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ARS Home » Midwest Area » Columbia, Missouri » Plant Genetics Research » Research » Publications at this Location » Publication #331039

Research Project: Modification of Soybeans for Food, Feed, and Industrial Applications

Location: Plant Genetics Research

Title: BG-4, a novel anticancer peptide from bitter gourd (Momordica charantia), promotes apoptosis in human colon cancer cells

Author
item DIA, VERMONT - University Of Tennessee
item Krishnan, Hari

Submitted to: Scientific Reports
Publication Type: Peer Reviewed Journal
Publication Acceptance Date: 8/26/2016
Publication Date: 9/15/2016
Publication URL: http://handle.nal.usda.gov/10113/63140
Citation: Dia, V.P., Krishnan, H.B. 2016. BG-4, a novel anticancer peptide from bitter gourd (Momordica charantia), promotes apoptosis in human colon cancer cells. Scientific Reports. doi:10.1038/srep33532.

Interpretive Summary: Consumption of soy/soy products has been shown to reduce the risk for breast, colon and prostate cancer. Soy protease inhibitors have also been documented to beve anti-cancer agents. Recently, we have devised a rapid, simple and an inexpensive method to isolate large quantities of protease inhibitors from soybean. During the course of that investigation we also observed that seeds of bitter gourd, a perennial plant with reported health benefits, accumulate large amounts of protease inhibitors. By modification the procedure that we developed for the isolation of soybean protease inhibitor, we were able to obtain large quantities of biologically active protease inhibitor from bitter gourd seeds. The purified protease inhibitor was found to very effective against human colon cancer cells. Information from this study will enable scientists to exploit protease inhibitors from plant sources such as soybean and bitter gourd for potential therapeutic use against colon cancer.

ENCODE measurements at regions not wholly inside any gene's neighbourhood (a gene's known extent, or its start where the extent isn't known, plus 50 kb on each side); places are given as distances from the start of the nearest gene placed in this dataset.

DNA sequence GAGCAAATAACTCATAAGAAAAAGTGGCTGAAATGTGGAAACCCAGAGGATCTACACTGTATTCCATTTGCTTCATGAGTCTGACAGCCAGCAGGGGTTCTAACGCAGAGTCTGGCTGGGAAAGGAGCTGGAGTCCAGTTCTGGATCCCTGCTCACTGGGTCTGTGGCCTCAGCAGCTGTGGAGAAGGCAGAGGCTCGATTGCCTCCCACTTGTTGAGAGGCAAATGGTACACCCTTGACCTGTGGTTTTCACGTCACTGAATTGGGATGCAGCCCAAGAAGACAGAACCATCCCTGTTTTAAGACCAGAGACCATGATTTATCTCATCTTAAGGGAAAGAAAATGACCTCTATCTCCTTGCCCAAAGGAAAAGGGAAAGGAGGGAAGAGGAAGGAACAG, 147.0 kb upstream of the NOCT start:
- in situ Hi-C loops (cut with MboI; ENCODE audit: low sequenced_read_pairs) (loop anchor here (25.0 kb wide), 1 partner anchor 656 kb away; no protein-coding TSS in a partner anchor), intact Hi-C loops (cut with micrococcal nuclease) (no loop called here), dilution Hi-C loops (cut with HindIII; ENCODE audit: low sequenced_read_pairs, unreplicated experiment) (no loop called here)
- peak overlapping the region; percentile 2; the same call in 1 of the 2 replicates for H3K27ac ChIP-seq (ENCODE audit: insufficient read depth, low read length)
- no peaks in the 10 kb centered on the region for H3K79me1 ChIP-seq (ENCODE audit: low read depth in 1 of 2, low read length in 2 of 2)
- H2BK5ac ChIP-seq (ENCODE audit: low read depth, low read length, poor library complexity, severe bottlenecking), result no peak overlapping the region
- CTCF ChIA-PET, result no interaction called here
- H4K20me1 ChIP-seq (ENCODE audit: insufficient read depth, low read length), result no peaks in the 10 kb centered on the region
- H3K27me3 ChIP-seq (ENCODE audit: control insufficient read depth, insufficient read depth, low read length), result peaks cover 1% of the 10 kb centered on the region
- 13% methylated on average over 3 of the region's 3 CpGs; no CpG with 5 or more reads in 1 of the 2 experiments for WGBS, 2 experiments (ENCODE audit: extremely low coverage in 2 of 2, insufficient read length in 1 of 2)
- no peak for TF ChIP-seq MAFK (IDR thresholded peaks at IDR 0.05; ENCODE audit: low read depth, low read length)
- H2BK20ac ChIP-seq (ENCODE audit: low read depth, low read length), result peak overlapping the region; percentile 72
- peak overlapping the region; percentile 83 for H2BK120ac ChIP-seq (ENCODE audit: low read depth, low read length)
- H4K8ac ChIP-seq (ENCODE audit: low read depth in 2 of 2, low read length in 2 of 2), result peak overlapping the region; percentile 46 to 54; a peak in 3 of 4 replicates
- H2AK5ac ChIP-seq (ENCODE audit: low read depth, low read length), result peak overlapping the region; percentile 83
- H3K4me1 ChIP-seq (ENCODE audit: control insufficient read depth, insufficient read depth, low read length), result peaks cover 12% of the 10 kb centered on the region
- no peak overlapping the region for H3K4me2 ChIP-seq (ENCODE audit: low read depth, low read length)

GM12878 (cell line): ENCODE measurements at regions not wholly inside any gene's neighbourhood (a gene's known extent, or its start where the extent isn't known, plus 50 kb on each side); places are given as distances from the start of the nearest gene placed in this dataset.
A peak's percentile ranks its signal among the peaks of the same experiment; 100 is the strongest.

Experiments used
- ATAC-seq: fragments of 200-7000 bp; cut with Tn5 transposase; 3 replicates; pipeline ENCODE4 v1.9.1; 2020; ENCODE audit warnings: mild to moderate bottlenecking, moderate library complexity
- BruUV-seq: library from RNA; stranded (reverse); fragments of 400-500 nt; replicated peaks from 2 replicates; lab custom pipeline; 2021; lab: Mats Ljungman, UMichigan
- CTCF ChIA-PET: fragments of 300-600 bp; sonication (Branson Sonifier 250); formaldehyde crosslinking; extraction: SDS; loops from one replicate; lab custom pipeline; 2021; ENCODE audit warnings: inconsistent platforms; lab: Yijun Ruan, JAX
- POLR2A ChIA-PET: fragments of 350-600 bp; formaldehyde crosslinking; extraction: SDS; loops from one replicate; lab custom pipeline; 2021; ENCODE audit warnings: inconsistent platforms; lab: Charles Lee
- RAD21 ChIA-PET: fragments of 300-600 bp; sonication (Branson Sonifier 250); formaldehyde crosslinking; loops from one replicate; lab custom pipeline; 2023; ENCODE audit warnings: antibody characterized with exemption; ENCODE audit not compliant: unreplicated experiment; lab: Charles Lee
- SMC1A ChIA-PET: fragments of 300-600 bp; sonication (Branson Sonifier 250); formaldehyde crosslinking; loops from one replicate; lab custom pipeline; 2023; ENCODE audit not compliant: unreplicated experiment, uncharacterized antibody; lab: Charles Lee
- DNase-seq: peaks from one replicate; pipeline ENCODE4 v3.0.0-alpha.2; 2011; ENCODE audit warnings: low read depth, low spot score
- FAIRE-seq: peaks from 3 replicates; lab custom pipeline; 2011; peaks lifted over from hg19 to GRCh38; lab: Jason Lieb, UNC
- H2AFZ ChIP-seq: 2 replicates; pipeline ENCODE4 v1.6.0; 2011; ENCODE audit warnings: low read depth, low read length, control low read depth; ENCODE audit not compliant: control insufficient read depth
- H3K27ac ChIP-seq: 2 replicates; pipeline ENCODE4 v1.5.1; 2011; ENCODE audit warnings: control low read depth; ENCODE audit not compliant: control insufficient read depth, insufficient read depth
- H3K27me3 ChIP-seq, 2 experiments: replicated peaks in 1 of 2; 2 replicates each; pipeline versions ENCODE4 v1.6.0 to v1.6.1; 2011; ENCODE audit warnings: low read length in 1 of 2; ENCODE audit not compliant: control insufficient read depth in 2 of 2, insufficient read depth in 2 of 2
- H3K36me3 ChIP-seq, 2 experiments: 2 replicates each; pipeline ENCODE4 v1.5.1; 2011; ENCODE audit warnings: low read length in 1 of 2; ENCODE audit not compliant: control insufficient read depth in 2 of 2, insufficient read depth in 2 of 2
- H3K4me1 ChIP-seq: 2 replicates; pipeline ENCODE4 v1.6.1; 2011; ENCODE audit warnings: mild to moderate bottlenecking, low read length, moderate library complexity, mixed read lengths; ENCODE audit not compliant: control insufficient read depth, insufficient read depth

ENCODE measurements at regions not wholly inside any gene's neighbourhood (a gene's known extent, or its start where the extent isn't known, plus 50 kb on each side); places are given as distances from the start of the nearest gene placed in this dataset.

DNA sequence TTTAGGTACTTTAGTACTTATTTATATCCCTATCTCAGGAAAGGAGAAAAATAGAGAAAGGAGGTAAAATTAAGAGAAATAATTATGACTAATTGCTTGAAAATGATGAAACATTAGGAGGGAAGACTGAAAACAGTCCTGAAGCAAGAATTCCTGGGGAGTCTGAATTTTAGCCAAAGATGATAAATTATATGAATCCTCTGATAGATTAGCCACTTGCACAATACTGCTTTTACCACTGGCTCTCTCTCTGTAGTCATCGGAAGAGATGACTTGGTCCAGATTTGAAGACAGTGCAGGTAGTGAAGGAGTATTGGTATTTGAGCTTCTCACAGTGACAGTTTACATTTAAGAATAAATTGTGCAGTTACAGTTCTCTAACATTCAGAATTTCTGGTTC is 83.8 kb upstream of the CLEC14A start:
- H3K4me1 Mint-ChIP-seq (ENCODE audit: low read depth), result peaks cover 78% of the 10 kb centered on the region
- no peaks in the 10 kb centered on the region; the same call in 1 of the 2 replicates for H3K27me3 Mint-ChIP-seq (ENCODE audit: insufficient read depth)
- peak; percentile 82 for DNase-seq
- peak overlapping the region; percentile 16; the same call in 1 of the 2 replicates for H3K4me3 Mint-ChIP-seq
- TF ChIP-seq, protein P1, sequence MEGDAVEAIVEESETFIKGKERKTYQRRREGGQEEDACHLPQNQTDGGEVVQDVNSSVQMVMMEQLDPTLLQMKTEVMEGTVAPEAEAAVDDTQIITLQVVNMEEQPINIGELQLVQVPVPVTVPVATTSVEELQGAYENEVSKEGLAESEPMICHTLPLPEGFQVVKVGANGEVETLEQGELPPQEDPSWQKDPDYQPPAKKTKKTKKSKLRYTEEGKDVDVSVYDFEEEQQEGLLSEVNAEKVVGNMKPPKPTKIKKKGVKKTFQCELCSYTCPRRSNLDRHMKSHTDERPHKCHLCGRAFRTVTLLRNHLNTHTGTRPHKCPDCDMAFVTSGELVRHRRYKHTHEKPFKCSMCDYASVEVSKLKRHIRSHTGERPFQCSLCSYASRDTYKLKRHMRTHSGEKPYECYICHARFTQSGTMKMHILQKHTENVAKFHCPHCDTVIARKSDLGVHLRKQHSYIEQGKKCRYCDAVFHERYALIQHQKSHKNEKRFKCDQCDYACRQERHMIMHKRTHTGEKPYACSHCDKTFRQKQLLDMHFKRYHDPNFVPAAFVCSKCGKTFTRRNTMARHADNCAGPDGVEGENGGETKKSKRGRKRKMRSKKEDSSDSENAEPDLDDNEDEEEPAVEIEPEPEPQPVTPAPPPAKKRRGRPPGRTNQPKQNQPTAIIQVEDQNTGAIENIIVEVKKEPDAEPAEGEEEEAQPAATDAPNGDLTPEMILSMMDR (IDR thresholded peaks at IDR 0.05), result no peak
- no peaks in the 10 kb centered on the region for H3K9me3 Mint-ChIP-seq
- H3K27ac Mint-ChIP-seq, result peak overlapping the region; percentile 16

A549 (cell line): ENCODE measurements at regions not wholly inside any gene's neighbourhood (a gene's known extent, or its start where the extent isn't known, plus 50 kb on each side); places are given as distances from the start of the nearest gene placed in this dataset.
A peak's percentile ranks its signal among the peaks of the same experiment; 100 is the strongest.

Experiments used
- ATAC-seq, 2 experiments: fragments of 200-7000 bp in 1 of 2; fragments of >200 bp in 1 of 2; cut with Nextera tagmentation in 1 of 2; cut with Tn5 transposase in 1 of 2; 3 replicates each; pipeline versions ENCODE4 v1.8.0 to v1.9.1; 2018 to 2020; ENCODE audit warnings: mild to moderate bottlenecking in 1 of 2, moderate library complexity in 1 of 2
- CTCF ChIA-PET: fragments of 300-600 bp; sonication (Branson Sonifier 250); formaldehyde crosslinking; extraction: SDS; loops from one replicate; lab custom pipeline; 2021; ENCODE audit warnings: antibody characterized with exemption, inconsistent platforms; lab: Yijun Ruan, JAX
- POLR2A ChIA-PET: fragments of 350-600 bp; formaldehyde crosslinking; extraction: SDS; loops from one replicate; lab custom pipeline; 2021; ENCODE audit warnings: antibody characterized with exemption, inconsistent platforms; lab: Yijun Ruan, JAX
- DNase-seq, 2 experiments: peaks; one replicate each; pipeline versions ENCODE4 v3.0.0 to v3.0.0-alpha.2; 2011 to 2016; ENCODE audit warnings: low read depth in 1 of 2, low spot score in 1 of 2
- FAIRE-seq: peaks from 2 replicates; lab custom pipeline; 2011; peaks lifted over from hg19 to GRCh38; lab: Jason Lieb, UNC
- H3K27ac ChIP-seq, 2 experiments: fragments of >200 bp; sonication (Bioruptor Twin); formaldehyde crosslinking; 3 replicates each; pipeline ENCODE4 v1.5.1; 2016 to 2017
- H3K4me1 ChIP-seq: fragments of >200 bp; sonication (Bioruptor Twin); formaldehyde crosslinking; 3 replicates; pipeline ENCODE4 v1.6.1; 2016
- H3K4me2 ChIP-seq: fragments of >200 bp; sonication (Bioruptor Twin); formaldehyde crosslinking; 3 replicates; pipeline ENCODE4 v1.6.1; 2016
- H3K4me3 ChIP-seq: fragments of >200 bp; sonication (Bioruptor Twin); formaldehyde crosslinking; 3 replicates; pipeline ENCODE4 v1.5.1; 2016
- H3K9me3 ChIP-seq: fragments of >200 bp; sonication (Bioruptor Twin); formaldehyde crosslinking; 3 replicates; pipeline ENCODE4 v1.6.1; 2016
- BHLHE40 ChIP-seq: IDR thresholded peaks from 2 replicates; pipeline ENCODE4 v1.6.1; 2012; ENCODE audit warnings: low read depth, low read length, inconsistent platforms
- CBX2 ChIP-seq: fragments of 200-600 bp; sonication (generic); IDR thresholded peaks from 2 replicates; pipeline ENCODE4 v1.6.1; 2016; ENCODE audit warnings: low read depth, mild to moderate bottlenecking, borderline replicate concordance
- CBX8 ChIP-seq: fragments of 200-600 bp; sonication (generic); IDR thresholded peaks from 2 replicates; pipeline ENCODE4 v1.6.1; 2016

Technical Abstract: Momordica charantia is a perennial plant with reported health benefits. BG-4, a novel peptide from Momordica charantia, was isolated, purified and characterized. The trypsin inhibitory activity of BG-4 is 8.6 times higher than purified soybean trypsin inhibitor. The high trypsin inhibitory activity of BG-4 may be responsible for its capability to cause cytotoxicity to HCT-116 and HT-29 human colon cancer cells with ED50 values of 134.4 and 217.0 µg/mL after 48 h of treatment, respectively. The mechanism involved in the cytotoxic effect may be associated with induction of apoptosis as evidenced by increased percentage of HCT-116 and HT-29 colon cancer cells undergoing apoptosis from 5.4% (untreated) to 24.8% (BG-4 treated, 125 µg/mL for 16 h) and 8.5% (untreated) to 31.9% (BG-4 treated, 125 µg/mL for 16 h), respectively. In HCT-117 colon cancer cells, the molecular mechanistic explanation in the apoptosis inducing property of 125 µg/mL is due to reduced expression of Bcl-2 and increased expression of Bax leading to decreased expression of XIAP and increased expression of caspase-3. This is the first report on the anti-cancer potential of a novel bioactive peptide isolated from Momordica charantia supporting the potential therapeutic property of BG-4 against colon cancer.